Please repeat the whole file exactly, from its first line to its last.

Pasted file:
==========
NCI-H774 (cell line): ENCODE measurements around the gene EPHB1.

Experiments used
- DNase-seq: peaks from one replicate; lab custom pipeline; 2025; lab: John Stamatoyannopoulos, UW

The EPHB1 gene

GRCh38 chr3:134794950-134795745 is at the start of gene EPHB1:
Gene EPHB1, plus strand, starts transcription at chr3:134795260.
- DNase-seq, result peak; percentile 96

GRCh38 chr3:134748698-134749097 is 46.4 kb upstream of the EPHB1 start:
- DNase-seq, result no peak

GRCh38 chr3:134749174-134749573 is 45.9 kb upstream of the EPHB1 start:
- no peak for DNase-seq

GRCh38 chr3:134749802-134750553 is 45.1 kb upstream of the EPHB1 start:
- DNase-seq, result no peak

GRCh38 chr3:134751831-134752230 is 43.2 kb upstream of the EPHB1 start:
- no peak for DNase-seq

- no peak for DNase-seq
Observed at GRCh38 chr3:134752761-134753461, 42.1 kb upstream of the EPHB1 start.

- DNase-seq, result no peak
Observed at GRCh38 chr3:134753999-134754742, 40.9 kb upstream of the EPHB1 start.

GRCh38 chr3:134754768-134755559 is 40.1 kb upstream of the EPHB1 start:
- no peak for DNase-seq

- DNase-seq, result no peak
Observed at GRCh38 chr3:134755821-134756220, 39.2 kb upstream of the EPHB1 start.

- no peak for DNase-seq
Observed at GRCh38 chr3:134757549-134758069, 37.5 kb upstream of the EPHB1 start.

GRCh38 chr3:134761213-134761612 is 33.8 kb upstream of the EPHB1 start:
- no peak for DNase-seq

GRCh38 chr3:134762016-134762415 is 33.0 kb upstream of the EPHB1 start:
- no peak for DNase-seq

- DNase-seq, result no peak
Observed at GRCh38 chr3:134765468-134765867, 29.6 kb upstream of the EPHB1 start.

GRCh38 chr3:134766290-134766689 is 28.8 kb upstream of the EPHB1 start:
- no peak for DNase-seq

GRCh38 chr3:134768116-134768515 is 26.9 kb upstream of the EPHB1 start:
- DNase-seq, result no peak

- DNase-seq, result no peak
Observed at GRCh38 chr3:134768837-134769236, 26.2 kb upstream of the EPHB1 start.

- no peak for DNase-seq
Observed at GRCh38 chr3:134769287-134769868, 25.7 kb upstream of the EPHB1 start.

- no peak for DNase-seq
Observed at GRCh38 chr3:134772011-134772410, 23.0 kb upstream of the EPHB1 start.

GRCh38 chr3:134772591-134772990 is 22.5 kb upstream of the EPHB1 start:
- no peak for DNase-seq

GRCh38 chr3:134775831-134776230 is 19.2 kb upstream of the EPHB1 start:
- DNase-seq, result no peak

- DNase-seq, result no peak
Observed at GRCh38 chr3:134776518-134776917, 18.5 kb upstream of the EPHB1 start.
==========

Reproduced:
NCI-H774 (cell line): ENCODE measurements around the gene EPHB1.

Experiments used
- DNase-seq: peaks from one replicate; lab custom pipeline; 2025; lab: John Stamatoyannopoulos, UW

The EPHB1 gene

GRCh38 chr3:134794950-134795745 is at the start of gene EPHB1:
Gene EPHB1, plus strand, starts transcription at chr3:134795260.
- DNase-seq, result peak; percentile 96

GRCh38 chr3:134748698-134749097 is 46.4 kb upstream of the EPHB1 start:
- DNase-seq, result no peak

GRCh38 chr3:134749174-134749573 is 45.9 kb upstream of the EPHB1 start:
- no peak for DNase-seq

GRCh38 chr3:134749802-134750553 is 45.1 kb upstream of the EPHB1 start:
- DNase-seq, result no peak

GRCh38 chr3:134751831-134752230 is 43.2 kb upstream of the EPHB1 start:
- no peak for DNase-seq

- no peak for DNase-seq
Observed at GRCh38 chr3:134752761-134753461, 42.1 kb upstream of the EPHB1 start.

- DNase-seq, result no peak
Observed at GRCh38 chr3:134753999-134754742, 40.9 kb upstream of the EPHB1 start.

GRCh38 chr3:134754768-134755559 is 40.1 kb upstream of the EPHB1 start:
- no peak for DNase-seq

- DNase-seq, result no peak
Observed at GRCh38 chr3:134755821-134756220, 39.2 kb upstream of the EPHB1 start.

- no peak for DNase-seq
Observed at GRCh38 chr3:134757549-134758069, 37.5 kb upstream of the EPHB1 start.

GRCh38 chr3:134761213-134761612 is 33.8 kb upstream of the EPHB1 start:
- no peak for DNase-seq

GRCh38 chr3:134762016-134762415 is 33.0 kb upstream of the EPHB1 start:
- no peak for DNase-seq

- DNase-seq, result no peak
Observed at GRCh38 chr3:134765468-134765867, 29.6 kb upstream of the EPHB1 start.

GRCh38 chr3:134766290-134766689 is 28.8 kb upstream of the EPHB1 start:
- no peak for DNase-seq

GRCh38 chr3:134768116-134768515 is 26.9 kb upstream of the EPHB1 start:
- DNase-seq, result no peak

- DNase-seq, result no peak
Observed at GRCh38 chr3:134768837-134769236, 26.2 kb upstream of the EPHB1 start.

- no peak for DNase-seq
Observed at GRCh38 chr3:134769287-134769868, 25.7 kb upstream of the EPHB1 start.

- no peak for DNase-seq
Observed at GRCh38 chr3:134772011-134772410, 23.0 kb upstream of the EPHB1 start.

GRCh38 chr3:134772591-134772990 is 22.5 kb upstream of the EPHB1 start:
- no peak for DNase-seq

GRCh38 chr3:134775831-134776230 is 19.2 kb upstream of the EPHB1 start:
- DNase-seq, result no peak

- DNase-seq, result no peak
Observed at GRCh38 chr3:134776518-134776917, 18.5 kb upstream of the EPHB1 start.